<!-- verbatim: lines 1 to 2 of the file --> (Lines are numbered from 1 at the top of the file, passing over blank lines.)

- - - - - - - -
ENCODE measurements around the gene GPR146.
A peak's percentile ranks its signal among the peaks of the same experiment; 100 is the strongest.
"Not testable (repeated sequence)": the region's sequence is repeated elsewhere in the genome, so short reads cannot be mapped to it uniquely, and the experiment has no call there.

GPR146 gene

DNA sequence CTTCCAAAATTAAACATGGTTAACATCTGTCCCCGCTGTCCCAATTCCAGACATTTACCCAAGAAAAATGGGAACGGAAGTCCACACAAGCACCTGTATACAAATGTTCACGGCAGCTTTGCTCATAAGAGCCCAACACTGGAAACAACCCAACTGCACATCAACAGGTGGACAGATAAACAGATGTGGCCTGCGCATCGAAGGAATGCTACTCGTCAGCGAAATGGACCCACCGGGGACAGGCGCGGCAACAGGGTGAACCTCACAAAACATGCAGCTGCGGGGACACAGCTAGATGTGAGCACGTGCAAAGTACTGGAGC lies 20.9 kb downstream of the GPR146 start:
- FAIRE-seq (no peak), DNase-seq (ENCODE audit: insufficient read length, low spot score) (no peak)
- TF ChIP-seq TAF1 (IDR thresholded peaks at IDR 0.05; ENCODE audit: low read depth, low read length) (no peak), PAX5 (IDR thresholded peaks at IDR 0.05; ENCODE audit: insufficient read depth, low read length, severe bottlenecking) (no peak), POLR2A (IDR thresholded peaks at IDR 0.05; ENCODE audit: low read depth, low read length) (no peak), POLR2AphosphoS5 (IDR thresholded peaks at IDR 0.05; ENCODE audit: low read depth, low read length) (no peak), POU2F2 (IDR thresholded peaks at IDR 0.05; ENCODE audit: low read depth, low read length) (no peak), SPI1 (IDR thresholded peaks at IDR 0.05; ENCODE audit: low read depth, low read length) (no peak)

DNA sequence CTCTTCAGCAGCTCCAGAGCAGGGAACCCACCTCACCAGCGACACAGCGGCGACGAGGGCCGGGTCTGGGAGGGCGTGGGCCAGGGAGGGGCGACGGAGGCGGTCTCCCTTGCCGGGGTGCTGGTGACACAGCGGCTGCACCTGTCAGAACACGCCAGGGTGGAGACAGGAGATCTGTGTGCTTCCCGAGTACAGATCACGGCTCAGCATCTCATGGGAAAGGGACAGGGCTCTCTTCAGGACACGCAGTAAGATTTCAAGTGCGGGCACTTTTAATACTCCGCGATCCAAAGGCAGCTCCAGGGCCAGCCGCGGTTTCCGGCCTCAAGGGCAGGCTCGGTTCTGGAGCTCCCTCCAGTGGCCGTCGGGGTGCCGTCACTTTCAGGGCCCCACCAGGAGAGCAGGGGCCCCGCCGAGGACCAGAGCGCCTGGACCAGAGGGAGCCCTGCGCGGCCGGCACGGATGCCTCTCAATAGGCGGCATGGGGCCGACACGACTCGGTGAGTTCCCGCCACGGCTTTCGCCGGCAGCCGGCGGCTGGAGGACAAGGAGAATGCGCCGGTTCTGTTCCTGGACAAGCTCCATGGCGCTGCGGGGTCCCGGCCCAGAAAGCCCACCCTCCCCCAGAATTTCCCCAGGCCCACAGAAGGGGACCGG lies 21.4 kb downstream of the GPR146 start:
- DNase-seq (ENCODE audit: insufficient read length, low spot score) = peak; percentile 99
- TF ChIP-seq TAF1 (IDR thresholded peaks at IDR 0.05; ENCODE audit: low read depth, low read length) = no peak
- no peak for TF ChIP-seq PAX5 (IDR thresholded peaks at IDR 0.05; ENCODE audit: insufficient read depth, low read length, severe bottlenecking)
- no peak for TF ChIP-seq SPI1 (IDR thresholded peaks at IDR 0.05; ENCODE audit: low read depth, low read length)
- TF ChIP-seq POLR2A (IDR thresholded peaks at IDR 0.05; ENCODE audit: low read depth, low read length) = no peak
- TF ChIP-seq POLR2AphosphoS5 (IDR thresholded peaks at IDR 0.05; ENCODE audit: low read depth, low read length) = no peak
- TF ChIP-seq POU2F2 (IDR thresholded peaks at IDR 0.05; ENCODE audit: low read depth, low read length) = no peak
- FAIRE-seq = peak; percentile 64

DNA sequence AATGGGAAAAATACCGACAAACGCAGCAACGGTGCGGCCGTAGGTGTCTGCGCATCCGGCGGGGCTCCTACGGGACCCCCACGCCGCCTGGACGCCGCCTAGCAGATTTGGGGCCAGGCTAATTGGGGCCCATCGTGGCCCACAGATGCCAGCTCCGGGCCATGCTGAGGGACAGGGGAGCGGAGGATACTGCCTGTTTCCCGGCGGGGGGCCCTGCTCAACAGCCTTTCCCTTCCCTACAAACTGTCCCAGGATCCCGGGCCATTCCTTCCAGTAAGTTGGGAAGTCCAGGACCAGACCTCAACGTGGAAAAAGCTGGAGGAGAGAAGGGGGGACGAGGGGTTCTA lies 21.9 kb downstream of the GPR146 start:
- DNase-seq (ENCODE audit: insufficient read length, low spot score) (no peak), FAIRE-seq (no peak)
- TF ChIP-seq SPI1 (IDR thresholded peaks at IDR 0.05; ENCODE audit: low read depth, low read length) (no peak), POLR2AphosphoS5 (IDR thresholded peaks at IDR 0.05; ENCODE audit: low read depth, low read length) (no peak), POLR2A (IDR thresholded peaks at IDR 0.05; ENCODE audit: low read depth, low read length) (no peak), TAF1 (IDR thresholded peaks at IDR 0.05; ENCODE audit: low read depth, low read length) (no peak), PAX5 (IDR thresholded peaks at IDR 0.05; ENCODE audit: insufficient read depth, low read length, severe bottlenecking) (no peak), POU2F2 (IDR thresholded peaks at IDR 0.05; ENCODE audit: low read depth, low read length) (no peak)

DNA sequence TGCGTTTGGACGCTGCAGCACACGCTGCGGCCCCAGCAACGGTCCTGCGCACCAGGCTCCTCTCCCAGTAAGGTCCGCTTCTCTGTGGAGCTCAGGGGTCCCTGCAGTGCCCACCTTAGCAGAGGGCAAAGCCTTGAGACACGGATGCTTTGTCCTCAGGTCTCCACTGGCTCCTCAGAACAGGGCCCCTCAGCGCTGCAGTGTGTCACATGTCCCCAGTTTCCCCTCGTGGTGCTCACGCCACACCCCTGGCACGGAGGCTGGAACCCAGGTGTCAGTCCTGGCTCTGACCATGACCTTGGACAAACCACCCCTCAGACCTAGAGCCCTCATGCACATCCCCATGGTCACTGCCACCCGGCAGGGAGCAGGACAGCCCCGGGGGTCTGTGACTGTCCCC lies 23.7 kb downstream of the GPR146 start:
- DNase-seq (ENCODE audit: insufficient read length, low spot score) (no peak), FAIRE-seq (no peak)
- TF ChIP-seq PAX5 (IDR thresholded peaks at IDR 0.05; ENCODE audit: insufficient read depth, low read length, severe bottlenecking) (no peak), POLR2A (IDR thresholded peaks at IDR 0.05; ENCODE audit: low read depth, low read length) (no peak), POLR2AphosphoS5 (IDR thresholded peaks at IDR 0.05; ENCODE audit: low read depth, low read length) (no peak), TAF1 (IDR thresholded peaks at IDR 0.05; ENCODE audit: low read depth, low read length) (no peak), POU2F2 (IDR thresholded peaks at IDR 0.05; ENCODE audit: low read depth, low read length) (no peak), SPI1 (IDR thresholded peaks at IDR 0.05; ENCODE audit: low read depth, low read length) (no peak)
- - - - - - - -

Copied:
ENCODE measurements around the gene GPR146.
A peak's percentile ranks its signal among the peaks of the same experiment; 100 is the strongest.